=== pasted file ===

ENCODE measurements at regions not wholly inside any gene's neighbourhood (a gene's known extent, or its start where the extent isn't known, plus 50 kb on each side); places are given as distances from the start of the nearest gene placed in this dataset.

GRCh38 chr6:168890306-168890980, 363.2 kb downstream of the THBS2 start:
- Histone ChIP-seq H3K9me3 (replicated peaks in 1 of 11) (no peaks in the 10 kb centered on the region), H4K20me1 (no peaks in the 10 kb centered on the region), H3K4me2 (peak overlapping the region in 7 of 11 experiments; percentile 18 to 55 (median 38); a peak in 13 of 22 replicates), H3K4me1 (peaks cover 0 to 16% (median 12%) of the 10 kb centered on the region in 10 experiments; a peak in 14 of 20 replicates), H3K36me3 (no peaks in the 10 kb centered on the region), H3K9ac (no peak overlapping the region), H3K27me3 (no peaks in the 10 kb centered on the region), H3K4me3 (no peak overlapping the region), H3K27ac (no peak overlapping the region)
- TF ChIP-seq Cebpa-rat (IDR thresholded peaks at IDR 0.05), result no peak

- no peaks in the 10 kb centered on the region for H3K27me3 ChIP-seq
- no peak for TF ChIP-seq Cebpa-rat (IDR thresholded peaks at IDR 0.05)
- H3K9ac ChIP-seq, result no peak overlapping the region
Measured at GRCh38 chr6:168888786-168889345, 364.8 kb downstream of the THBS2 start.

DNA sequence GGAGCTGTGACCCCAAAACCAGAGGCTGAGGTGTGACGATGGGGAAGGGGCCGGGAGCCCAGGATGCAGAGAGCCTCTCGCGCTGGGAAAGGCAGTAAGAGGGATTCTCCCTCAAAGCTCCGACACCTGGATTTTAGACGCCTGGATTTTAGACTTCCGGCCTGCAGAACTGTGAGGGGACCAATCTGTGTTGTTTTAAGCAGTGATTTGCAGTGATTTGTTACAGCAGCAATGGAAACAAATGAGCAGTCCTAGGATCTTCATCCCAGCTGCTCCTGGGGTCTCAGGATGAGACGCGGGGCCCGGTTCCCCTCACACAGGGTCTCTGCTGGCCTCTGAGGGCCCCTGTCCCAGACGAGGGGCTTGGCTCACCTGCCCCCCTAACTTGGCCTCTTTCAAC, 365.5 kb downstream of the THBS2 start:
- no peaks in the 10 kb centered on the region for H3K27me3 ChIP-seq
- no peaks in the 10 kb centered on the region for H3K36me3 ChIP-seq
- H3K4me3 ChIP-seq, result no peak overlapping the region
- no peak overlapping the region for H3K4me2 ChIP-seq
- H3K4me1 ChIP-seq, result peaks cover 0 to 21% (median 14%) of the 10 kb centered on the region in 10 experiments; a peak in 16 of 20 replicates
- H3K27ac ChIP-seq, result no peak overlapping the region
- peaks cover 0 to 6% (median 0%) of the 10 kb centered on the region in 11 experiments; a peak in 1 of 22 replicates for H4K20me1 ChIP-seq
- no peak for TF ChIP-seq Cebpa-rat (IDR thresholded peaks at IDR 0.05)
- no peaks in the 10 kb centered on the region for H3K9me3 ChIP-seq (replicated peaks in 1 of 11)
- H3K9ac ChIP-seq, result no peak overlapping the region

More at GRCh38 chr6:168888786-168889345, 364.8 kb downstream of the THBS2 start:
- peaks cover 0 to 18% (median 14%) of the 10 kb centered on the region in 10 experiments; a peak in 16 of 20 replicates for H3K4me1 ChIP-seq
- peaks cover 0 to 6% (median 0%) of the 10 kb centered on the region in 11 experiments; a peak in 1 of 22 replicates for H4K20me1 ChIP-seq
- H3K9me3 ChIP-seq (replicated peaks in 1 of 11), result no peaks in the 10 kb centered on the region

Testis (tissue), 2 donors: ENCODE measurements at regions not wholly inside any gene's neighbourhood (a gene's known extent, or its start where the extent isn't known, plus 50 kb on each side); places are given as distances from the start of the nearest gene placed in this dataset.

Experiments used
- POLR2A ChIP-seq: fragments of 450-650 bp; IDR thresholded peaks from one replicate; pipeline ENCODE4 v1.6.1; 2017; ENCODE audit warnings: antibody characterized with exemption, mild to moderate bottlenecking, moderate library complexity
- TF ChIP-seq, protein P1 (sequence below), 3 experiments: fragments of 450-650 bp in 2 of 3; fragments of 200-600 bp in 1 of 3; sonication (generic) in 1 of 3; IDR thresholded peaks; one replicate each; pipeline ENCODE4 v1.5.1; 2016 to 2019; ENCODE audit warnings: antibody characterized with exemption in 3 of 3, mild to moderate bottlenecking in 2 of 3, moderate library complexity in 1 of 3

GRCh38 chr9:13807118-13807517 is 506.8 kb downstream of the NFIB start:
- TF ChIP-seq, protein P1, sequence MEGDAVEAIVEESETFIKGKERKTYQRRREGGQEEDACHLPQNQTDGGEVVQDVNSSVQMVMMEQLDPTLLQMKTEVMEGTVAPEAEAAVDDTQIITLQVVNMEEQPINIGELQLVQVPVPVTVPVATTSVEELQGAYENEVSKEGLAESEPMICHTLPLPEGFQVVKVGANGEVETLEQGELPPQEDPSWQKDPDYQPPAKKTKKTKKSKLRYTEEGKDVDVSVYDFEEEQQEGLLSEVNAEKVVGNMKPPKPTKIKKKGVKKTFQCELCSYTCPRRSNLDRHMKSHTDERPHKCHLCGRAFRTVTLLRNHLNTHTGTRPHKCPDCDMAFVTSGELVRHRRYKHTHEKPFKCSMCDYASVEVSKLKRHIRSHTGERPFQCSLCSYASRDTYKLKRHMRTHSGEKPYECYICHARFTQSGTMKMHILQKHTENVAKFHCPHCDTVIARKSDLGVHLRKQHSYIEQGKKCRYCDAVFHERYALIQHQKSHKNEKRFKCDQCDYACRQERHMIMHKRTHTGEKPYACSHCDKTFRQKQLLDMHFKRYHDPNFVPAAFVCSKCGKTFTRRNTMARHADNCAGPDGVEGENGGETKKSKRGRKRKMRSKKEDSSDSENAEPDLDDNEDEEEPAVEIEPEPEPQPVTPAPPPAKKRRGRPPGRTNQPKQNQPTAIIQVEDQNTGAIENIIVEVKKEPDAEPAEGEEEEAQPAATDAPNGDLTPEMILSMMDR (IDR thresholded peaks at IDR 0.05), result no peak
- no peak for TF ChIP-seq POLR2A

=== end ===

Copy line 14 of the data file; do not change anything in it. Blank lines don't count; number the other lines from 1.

- H3K4me1 ChIP-seq, result peaks cover 0 to 21% (median 14%) of the 10 kb centered on the region in 10 experiments; a peak in 16 of 20 replicates